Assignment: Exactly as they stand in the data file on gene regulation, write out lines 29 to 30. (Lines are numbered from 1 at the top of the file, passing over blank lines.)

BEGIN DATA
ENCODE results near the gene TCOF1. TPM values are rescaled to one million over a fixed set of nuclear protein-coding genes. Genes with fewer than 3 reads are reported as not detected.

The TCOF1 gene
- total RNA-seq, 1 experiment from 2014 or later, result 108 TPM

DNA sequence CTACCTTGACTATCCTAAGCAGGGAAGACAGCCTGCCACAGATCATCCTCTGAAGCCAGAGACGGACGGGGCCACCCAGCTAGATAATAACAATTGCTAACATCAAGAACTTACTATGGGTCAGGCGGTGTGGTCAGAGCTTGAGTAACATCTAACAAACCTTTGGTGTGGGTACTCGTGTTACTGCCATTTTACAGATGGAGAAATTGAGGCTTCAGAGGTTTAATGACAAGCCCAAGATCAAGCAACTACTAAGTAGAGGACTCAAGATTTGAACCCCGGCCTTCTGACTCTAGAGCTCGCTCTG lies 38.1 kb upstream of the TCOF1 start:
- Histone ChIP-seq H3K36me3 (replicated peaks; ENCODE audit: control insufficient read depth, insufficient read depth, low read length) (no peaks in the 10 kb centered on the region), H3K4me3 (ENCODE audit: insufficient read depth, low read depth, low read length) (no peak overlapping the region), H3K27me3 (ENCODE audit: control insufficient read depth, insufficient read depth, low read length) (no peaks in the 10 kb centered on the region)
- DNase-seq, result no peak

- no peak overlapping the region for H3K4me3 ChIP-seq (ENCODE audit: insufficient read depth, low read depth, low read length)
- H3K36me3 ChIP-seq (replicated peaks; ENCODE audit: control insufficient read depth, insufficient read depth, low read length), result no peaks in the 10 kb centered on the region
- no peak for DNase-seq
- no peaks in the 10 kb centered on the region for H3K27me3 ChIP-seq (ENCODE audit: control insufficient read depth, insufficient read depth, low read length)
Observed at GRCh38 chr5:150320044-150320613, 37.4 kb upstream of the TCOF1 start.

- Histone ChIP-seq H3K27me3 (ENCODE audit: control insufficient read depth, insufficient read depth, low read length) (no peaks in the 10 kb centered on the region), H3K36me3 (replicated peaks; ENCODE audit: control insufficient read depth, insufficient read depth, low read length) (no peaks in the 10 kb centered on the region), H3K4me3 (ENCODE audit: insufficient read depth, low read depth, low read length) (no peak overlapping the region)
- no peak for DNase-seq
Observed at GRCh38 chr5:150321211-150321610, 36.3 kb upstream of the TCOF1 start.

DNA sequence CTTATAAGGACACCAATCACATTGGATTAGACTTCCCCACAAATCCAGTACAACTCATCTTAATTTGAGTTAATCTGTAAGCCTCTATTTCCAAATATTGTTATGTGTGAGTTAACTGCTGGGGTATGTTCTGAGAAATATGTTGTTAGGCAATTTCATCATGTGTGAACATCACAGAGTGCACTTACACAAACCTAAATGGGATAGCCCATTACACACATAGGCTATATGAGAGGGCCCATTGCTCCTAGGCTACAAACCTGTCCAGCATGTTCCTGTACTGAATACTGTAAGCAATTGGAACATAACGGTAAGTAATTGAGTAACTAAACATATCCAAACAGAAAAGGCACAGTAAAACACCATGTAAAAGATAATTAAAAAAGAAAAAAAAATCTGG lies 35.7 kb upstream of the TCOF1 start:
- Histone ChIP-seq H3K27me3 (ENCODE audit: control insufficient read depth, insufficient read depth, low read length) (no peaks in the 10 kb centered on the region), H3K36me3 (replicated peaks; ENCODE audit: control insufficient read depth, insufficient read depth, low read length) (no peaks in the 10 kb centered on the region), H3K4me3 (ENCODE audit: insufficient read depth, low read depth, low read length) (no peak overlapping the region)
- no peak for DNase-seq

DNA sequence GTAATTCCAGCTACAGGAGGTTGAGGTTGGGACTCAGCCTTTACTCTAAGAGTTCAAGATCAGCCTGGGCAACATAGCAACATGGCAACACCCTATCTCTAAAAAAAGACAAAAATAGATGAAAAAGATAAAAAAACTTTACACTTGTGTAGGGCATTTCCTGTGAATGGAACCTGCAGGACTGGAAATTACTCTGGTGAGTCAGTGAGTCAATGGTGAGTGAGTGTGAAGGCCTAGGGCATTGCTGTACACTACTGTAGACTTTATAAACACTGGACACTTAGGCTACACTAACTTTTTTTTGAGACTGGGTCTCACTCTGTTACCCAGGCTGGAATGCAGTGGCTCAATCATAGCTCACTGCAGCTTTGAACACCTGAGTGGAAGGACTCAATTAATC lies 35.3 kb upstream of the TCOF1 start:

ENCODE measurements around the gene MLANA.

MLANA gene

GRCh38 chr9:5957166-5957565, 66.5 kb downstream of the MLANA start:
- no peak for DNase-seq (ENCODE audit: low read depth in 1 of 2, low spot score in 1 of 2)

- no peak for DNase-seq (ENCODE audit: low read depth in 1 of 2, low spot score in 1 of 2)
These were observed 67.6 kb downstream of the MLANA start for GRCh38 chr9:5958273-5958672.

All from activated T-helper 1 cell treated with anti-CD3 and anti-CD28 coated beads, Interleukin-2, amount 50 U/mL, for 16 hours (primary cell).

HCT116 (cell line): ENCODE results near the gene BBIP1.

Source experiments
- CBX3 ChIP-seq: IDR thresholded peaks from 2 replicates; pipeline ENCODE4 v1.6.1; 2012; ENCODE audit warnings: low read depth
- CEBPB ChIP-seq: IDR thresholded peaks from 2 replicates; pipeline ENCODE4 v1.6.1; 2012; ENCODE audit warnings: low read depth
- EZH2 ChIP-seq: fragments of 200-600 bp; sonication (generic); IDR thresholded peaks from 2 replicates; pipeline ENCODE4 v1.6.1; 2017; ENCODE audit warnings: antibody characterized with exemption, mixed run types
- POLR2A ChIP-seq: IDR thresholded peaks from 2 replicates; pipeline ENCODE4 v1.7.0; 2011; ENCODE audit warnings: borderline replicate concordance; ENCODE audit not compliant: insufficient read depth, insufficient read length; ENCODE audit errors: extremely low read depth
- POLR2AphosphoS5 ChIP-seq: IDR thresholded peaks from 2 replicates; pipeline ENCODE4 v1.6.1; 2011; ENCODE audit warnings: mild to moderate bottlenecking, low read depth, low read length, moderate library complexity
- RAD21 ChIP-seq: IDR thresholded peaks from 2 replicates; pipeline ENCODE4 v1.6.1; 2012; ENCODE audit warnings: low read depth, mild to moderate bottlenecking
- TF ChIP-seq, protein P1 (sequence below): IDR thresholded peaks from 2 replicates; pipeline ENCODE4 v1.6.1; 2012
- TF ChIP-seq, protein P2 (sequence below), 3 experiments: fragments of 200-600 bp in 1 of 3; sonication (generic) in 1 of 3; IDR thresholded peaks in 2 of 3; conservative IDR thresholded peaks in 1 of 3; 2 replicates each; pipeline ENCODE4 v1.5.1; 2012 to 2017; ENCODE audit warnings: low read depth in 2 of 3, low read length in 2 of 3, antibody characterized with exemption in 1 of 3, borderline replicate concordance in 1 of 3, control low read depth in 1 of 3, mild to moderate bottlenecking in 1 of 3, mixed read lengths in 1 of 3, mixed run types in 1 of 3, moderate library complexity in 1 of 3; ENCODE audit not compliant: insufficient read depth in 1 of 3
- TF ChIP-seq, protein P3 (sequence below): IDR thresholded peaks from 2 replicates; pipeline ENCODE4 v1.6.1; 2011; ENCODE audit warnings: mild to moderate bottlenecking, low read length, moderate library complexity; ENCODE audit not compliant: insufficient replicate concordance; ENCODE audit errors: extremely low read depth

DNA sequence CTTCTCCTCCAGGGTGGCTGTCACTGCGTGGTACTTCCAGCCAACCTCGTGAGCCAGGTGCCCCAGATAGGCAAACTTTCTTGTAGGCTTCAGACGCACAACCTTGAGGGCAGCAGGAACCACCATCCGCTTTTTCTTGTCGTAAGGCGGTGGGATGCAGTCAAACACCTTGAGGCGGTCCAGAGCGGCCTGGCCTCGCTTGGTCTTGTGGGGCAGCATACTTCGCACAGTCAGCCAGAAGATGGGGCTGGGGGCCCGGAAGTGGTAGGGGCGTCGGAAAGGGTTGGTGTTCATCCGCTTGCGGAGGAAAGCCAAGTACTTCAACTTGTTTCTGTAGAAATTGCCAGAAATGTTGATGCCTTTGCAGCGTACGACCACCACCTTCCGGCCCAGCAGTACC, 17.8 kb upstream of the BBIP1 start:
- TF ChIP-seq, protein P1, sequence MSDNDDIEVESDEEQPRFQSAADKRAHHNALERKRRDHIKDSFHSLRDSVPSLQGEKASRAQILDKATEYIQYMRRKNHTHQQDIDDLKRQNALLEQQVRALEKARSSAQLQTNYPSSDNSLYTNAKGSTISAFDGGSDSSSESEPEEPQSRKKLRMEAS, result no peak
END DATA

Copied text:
- CEBPB ChIP-seq: IDR thresholded peaks from 2 replicates; pipeline ENCODE4 v1.6.1; 2012; ENCODE audit warnings: low read depth
- EZH2 ChIP-seq: fragments of 200-600 bp; sonication (generic); IDR thresholded peaks from 2 replicates; pipeline ENCODE4 v1.6.1; 2017; ENCODE audit warnings: antibody characterized with exemption, mixed run types